On Friday morning, we'll get the first government jobs report for 2011. When January's numbers are announced, it could very well set the tone for the year. If hiring is clearly more aggressive than what Americans were hearing in 2010, then optimism may rise. If it's very weak, or even lower than we have been used to hearing, then optimism could fall. So how will the number look? Let's consider the other reports we've seen so far this week.
This morning, the Labor Department reported that initial unemployment claims fell by 42,000 to 415,000, for the week ending January 29th. Continuing claims also fell, 84,000 to 3.925 million, for the week ending January 22nd. Looking at January's average, however, doesn't provide the best news. Initial claims rose 16,900 from December, averaging 430,500 for January. Yet average continuing claims fell 136,533. So the data here is a little bit mixed. The longer-term trend could mean fewer unemployed, but it could also imply that benefits are simply running out for many Americans who have been jobless for an extended period.
According to payroll specialist ADP, jobs grew significantly in January, up 187,000. That's after it says 247,000 jobs were created in December. So January's job growth would have been weaker, but not quite anemic. There are two things to note about ADP's estimates, however. First, it only counts private sector hiring. Since it's plausible that some government jobs were shed due to budget cuts, this report could exaggerate the total jobs added.
Second, ADP's jobs number has been far outpacing the government jobs report recently. Last month, ADP said 92,000 jobs were created in November, but the Bureau of Labor Statistics only recorded 71,000. For December the difference was even bigger. ADP initially reported 297,000 new jobs, while the government's first estimate was just 103,000. So we should probably take ADP's assertions with a grain of salt.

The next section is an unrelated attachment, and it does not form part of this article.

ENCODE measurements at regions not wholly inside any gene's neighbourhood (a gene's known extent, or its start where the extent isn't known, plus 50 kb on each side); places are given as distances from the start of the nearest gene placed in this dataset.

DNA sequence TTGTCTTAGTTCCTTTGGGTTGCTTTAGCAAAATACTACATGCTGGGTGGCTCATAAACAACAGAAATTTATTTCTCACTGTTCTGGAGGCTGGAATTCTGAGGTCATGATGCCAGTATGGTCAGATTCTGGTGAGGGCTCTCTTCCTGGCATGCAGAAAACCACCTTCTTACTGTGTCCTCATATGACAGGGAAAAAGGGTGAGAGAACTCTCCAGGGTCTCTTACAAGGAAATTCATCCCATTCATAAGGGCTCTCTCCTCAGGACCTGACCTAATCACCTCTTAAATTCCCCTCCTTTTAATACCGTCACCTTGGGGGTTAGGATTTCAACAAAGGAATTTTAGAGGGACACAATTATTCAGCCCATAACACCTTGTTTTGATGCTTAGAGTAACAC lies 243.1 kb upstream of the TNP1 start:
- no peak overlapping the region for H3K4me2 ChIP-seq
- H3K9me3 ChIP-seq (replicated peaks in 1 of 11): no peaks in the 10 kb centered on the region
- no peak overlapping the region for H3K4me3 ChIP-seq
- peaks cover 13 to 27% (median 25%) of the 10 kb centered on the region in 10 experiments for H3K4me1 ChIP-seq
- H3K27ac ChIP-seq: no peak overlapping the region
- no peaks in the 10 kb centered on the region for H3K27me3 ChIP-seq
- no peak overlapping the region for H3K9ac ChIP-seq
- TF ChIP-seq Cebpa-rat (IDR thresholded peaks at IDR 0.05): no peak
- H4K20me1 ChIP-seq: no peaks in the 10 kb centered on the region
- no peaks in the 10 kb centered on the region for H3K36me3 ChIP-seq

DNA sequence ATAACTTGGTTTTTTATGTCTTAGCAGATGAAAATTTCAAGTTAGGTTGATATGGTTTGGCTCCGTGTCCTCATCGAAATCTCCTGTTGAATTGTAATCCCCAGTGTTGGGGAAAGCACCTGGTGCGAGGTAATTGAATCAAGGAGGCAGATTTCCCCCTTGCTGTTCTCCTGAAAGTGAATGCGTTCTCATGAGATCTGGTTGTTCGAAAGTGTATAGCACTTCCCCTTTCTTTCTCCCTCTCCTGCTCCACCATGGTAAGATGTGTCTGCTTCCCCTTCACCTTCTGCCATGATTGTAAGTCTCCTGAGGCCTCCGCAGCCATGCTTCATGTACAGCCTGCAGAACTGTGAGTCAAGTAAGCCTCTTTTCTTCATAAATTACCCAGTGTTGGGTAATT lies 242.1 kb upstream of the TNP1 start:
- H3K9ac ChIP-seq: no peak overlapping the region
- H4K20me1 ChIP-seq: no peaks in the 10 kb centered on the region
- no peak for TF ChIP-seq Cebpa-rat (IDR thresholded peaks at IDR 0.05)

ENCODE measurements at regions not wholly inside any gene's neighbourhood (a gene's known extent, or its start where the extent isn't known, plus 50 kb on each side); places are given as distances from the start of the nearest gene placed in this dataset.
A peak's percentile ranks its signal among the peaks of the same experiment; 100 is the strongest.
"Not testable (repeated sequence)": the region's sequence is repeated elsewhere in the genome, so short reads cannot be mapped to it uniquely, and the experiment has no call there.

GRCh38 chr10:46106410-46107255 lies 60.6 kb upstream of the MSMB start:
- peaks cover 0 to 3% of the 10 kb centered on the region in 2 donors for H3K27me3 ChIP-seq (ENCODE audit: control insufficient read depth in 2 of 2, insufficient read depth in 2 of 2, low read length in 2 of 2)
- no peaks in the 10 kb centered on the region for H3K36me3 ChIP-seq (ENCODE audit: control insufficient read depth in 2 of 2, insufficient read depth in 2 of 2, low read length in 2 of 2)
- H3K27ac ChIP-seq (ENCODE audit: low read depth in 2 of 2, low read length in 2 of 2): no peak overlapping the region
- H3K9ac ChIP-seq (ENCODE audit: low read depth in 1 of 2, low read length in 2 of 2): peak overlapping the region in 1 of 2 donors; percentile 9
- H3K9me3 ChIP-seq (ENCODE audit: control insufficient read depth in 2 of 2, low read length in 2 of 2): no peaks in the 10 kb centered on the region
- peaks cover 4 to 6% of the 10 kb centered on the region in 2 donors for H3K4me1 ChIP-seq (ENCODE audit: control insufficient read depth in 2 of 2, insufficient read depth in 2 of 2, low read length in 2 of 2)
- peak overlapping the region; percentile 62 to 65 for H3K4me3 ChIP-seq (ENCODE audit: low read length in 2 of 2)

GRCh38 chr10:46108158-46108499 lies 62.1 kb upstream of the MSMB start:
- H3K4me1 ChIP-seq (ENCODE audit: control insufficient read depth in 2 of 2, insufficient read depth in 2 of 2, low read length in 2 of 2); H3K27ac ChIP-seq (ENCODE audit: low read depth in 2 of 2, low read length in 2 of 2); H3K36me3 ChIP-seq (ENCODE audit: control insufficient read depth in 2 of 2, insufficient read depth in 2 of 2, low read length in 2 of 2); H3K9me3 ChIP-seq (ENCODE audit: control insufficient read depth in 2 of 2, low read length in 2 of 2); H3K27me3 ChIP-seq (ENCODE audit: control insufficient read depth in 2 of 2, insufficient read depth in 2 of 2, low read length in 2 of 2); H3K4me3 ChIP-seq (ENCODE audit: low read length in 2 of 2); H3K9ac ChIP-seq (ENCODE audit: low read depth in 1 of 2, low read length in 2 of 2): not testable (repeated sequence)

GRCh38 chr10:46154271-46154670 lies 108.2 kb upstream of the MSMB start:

Challenger, Gray, and Christmas, Inc. provides (.pdf) somewhat mixed news for January. It says planned job cuts totaled 38,519. This is the fewest cuts in any January since the firm started keeping records in 1993. Yet that number of layoffs is 20% higher than what Challenger estimated for December. Of course, December's number was the smallest of any month since the year 2000. So its verdict for January was still relatively good, just not truly spectacular.
As we've seen over the past year, Friday's big jobs report is mostly an enigma. There's little reason to assume that the number of jobs added will be shockingly large, but it's also unlikely that there were many jobs lost. If anything, we're likely to see another small change.
But one thing you can also expect is the economic commentators to blame the weather if the news isn't great. That's silly, however. Although a small number of jobs may have been delayed due to snow, it's not likely the root cause of a bad report. The weather is generally ugly in January; only some regions were affected; and most cities recovered in a few days. So if tomorrow's report is bad, it's more indicative of the labor market's recovery continuing to move at a crawl.
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